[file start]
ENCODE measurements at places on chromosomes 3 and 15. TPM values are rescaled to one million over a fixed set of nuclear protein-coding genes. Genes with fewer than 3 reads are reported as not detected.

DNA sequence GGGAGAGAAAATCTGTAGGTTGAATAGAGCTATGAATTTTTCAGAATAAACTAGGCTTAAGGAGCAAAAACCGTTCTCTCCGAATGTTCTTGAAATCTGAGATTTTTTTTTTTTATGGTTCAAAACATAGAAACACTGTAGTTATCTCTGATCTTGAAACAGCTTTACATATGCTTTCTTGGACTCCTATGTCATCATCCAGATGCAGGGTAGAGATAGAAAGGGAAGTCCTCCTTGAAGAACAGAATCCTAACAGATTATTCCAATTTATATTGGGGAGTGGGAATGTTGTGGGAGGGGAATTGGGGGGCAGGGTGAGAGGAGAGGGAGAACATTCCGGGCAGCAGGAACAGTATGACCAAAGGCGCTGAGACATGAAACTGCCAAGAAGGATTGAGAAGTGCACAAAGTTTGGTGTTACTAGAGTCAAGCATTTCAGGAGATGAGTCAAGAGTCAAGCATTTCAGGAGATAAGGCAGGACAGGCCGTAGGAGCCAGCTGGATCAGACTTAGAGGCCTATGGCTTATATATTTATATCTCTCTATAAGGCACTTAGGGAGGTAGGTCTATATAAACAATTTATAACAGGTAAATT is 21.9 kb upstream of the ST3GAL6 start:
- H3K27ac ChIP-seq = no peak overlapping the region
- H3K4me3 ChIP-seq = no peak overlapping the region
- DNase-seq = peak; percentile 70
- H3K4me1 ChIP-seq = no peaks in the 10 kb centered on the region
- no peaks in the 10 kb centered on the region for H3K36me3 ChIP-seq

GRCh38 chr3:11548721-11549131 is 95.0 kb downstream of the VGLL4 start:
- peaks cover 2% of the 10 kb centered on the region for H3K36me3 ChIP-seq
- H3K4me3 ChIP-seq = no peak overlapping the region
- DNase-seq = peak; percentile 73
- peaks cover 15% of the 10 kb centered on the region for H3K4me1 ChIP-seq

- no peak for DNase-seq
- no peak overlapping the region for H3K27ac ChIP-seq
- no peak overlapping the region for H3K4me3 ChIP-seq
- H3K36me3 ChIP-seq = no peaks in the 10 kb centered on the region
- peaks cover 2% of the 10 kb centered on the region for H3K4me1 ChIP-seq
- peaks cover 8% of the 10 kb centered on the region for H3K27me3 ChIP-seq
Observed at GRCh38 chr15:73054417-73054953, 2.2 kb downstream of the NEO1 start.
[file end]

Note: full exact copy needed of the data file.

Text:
ENCODE measurements at places on chromosomes 3 and 15. TPM values are rescaled to one million over a fixed set of nuclear protein-coding genes. Genes with fewer than 3 reads are reported as not detected.

DNA sequence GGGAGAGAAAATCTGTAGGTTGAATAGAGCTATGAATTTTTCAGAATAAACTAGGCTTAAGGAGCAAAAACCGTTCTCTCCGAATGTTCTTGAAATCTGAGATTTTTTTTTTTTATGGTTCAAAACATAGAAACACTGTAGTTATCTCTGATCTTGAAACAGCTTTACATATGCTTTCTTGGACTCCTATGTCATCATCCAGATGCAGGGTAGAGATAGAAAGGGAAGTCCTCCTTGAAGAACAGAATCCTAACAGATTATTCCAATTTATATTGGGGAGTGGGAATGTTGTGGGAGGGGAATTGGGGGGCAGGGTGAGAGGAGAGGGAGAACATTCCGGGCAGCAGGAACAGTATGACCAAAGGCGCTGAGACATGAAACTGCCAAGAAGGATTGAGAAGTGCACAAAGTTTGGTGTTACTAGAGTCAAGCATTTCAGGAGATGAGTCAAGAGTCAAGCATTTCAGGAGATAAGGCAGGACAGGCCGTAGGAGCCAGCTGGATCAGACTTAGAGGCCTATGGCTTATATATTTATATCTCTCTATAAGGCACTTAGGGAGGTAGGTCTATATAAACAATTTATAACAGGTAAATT is 21.9 kb upstream of the ST3GAL6 start:
- H3K27ac ChIP-seq = no peak overlapping the region
- H3K4me3 ChIP-seq = no peak overlapping the region
- DNase-seq = peak; percentile 70
- H3K4me1 ChIP-seq = no peaks in the 10 kb centered on the region
- no peaks in the 10 kb centered on the region for H3K36me3 ChIP-seq

GRCh38 chr3:11548721-11549131 is 95.0 kb downstream of the VGLL4 start:
- peaks cover 2% of the 10 kb centered on the region for H3K36me3 ChIP-seq
- H3K4me3 ChIP-seq = no peak overlapping the region
- DNase-seq = peak; percentile 73
- peaks cover 15% of the 10 kb centered on the region for H3K4me1 ChIP-seq

- no peak for DNase-seq
- no peak overlapping the region for H3K27ac ChIP-seq
- no peak overlapping the region for H3K4me3 ChIP-seq
- H3K36me3 ChIP-seq = no peaks in the 10 kb centered on the region
- peaks cover 2% of the 10 kb centered on the region for H3K4me1 ChIP-seq
- peaks cover 8% of the 10 kb centered on the region for H3K27me3 ChIP-seq
Observed at GRCh38 chr15:73054417-73054953, 2.2 kb downstream of the NEO1 start.